Catch & Release is the working title of a new work by Whim W’Him artistic director Olivier Wevers, to premiere in the January 20-28, 2017 SENSATION program at The Cornish Playhouse at Seattle Center. When I talked to him about the projected piece in early September he was doing research for it, which meant, among other things, assembling a synopsis/collage to clarify its themes and trajectory, the core of his intentions.


Olivier gathered his ideas together in the form of a 2-page file “that I shared with my collaborators”: Composer Brian Lawlor; Costumer Christine Joly de Lotbiniere; and Lighting Designer Michael Mazzola. In the shared file (see above and further on in this post), “The red writing was guidelines for Brian to compose music. And imagery and stuff was for dancers, costume designers, etc…to understand my direction.” A sort of abstract that amalgamated notions, emotions and images, the file did not specify particular movements, combinations of dancers for the various roles or sections, or information about what would be set as solos, duets, trios and group dances. Ideas about the dance itself were still percolating and composting in other parts of Olivier’s mind. “There is a lot more research stuff that I don’t share.”


On the basis of all this preparation, when the dancers got into the studio with Olivier, there was a rich compost of ideas in his mind out of which the dancing would grow. At the first rehearsal. he told the dancers about his researches, the themes he had in mind, and some ideas about costumes and lighting.

catchrelease-research2The inspiration for the costumes is Kintsugi: “The Japanese art of fixing broken pottery with lacquer resin dusted or mixed with powdered gold, silver, or platinum. As a philosophy it speaks to breakage and repair becoming part of the history of an object, rather than something to disguise.”

[Definition from website for SRAJD: Self-Representing Artists in Jewelry Design]. Tory Peil, says Olivier, will be “all in really bright gold.” The other dancers will wear “dark gray, almost black, jumpsuits with random gold lines—like repairing expensive and rare porcelain with gold, so then you have gold cracks.”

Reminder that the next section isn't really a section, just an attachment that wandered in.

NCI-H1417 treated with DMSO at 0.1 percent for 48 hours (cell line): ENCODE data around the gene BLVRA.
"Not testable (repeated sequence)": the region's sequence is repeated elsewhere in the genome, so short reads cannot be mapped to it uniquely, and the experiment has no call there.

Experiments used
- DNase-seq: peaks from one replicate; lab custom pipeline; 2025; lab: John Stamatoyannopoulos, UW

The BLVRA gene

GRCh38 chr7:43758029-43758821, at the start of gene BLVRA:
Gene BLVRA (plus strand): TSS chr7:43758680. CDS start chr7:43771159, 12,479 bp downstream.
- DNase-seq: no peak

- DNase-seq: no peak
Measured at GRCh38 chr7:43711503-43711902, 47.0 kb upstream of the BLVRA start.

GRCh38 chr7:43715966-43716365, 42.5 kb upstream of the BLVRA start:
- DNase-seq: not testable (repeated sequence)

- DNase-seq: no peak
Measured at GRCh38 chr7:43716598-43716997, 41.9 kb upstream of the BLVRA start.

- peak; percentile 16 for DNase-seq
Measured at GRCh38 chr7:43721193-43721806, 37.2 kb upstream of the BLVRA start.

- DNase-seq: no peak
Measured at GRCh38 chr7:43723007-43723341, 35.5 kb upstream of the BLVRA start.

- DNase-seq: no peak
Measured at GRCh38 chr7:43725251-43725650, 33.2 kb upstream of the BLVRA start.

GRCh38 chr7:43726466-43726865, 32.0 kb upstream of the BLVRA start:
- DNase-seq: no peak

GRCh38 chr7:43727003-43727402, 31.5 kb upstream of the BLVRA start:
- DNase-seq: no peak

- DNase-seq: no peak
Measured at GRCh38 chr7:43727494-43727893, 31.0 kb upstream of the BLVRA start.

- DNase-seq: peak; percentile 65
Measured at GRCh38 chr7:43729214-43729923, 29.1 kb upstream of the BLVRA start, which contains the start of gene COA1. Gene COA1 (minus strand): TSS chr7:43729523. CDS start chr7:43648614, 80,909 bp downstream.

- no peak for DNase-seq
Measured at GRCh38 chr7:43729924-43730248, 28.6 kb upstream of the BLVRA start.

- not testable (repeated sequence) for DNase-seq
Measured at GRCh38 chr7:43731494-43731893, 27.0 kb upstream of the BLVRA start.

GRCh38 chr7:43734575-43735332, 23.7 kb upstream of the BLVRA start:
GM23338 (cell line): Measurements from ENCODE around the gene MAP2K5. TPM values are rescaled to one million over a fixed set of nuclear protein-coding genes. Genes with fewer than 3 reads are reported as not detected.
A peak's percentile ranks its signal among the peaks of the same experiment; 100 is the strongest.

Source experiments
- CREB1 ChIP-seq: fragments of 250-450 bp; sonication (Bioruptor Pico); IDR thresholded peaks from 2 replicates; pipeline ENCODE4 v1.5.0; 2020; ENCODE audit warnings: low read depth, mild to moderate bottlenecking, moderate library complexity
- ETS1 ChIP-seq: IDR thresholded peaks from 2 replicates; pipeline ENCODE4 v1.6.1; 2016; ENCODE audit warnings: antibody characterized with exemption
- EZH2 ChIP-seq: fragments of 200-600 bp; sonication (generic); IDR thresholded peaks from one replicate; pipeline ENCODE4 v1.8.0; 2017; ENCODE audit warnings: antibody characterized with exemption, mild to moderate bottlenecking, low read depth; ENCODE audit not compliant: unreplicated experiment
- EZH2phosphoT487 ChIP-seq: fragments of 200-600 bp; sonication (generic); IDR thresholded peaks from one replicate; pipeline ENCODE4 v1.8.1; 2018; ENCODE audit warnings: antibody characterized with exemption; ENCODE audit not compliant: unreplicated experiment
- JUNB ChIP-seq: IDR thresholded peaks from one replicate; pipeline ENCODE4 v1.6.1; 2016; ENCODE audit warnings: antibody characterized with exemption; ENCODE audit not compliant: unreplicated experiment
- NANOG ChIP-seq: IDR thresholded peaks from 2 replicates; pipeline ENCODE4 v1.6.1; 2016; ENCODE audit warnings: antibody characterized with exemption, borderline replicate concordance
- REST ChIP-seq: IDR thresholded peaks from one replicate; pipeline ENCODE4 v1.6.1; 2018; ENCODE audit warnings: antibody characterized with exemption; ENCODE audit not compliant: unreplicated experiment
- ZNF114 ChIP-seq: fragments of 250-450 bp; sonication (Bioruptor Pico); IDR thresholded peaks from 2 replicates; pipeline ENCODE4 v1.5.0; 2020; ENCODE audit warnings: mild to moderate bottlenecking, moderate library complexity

Olivier is less making a statement about the repairing of objects, however, than about necessarily fractured people and relationships—how they break and the transformations that take place in the process of putting the pieces back together again. I think that in an odd way it’s akin to the idea behind Leonard Cohen’s line, “There’s a crack in everything, That’s how the light gets in.” In Olivier’s piece, he’s visualizing “the left hand carrying grief and becoming heavy. The right hand on the other side carries gratefulness for the beauty that is alive” in the world. We hold both in our hands. Kintsugi heals and glues back together. It’s a scar, a sign of pain, only not ugly but beautiful and unique. Perhaps Olivier’s piece should be said to be a commentary on how we exist in the particularity of actual life, as opposed to the Platonic ideal—how we are so attracted to perfection which never lasts; the continual reminders of that fact; and the peculiar attraction and love we can feel for something/someone marred, as being full of life and experience.


Broken hearts —> release —> growth.

The title of the piece, Catch & Release refers to Olivier’s belief that “Ultimately, to truly love someone you have to catch them, and then let them go. We never really own anyone or thing. It’s true in all our lives. We move on. We and life are always in flux, always in motion.” A universal statement, especially relevant now.

Work in the studio began, using the music (for piano and a string trio) that Brian had sent so far. By the end of the week, Olivier had sketched out ¾ of the ±20 minute piece, which, as he says, “evolved from my research—but it’s changed since then. It’s a bit more blended now, as the original idea had very separated sections.”

So far Olivier has created a trio for the 3 women…


a duet for Tory and Karl Watson


another for Patrick Kilbane and Liane Aung


A solo for Mia Monteabaro


and some group sections.


One segment of the piece is about suicide. In the throes of a dissolving deep relationship, one can feel ready to give up and get out. This part, set to the Ray Charles song that begins, “I can’t stop loving you, I’ve made up my mind,” is conceived as being at once sad and nostalgic, dark and funny.


Olivier began work on the Suicide Section by having the dancers lay each other down, “kind of mechanically helping each other to lie down. But that wasn’t right.” Then he got the idea of a more subtle, non-verbal way of giving permission to each other with a wink (as in some versions of the parlor game Murder, the murderer winks at the person who is to die), a minimally signaled assent. The wink worked. Onstage, the lighting, will mostly illuminate two feet above the stage floor. The winks will be partly hidden, but also visible—“It’s not really dark above two feet. The light bounces off the floor.”

And so work goes on…


In the meantime, Whim W’Him’s November 3 Fall Fête fundraiser raised a full 50% more than the company had budgeted for, and, Olivier says, “Contributions are still coming in. And I am still reeling from the generosity and support of my community, it is inspiring! I need to work even harder for all of them!” A cheerful note in a moment that holds much uncertainty and a reminder that art is always timely.  A gold thread to bind us together.